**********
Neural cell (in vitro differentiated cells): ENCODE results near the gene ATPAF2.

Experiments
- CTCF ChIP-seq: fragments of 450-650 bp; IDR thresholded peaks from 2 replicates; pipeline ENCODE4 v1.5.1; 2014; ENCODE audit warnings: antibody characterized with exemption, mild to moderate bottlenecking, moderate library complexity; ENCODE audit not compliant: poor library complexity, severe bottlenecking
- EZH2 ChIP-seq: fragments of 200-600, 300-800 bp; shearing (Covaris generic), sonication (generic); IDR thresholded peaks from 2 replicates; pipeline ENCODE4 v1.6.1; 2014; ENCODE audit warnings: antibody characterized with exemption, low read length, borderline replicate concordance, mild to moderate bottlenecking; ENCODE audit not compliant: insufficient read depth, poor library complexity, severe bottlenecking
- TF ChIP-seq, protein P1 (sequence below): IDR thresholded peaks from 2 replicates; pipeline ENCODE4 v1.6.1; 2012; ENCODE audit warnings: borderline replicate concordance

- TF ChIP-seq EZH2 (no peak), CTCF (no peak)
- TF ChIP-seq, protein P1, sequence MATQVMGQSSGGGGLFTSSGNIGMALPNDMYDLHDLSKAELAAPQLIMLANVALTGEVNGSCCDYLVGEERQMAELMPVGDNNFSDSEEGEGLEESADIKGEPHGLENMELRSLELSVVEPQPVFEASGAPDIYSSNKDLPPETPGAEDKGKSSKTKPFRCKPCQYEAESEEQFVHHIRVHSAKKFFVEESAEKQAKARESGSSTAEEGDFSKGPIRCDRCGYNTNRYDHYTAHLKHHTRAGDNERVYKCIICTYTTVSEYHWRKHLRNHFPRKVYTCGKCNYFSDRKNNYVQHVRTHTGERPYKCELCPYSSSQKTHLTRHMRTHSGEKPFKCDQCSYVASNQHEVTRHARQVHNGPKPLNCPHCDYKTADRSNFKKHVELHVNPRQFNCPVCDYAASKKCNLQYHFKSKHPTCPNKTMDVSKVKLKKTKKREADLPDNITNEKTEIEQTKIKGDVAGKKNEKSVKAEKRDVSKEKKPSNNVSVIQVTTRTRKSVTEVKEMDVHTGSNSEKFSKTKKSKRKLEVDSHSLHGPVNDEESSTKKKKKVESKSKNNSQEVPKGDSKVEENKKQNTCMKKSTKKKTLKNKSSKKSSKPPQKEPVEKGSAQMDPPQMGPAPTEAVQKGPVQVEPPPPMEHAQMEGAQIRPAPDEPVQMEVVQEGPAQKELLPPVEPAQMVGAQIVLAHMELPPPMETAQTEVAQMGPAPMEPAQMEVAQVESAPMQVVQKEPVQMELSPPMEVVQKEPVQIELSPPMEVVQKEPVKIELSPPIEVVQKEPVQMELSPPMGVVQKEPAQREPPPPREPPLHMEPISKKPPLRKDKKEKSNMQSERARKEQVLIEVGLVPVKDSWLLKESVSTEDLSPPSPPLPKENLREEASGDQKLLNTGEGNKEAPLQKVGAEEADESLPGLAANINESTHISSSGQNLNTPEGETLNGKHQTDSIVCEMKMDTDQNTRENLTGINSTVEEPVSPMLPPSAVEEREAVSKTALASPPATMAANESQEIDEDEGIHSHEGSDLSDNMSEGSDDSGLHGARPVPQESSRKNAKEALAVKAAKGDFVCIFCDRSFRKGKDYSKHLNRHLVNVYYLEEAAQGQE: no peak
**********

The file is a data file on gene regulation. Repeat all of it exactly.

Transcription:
Neural cell (in vitro differentiated cells): ENCODE results near the gene ATPAF2.

Experiments
- CTCF ChIP-seq: fragments of 450-650 bp; IDR thresholded peaks from 2 replicates; pipeline ENCODE4 v1.5.1; 2014; ENCODE audit warnings: antibody characterized with exemption, mild to moderate bottlenecking, moderate library complexity; ENCODE audit not compliant: poor library complexity, severe bottlenecking
- EZH2 ChIP-seq: fragments of 200-600, 300-800 bp; shearing (Covaris generic), sonication (generic); IDR thresholded peaks from 2 replicates; pipeline ENCODE4 v1.6.1; 2014; ENCODE audit warnings: antibody characterized with exemption, low read length, borderline replicate concordance, mild to moderate bottlenecking; ENCODE audit not compliant: insufficient read depth, poor library complexity, severe bottlenecking
- TF ChIP-seq, protein P1 (sequence below): IDR thresholded peaks from 2 replicates; pipeline ENCODE4 v1.6.1; 2012; ENCODE audit warnings: borderline replicate concordance

- TF ChIP-seq EZH2 (no peak), CTCF (no peak)
- TF ChIP-seq, protein P1, sequence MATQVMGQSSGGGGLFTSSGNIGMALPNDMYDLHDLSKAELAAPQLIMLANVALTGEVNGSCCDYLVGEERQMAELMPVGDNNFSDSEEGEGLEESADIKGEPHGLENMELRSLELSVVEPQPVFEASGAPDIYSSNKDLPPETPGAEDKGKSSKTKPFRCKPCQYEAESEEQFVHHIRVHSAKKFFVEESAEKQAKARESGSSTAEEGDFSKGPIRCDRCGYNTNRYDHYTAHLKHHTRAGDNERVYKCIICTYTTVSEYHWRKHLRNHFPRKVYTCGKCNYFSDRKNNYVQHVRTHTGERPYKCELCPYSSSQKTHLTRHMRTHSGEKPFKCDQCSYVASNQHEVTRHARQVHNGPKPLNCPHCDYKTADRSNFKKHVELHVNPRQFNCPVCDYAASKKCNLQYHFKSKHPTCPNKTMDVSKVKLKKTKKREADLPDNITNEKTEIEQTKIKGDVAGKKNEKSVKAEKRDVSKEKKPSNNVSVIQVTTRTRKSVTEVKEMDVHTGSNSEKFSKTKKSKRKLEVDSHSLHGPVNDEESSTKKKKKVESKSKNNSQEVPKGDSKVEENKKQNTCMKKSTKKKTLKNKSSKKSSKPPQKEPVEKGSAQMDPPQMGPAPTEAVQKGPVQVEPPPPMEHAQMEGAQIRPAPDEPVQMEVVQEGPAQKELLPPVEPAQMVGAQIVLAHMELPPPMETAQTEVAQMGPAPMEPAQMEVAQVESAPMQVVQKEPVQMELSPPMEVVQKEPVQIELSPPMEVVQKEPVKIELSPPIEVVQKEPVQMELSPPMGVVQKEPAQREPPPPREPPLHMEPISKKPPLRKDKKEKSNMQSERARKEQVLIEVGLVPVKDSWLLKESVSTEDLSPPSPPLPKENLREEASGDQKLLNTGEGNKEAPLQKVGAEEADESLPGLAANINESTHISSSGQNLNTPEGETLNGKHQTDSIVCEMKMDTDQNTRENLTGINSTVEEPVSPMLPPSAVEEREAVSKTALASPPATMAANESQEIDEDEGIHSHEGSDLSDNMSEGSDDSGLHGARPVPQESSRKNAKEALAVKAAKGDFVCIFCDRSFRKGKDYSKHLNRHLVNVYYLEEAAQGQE: no peak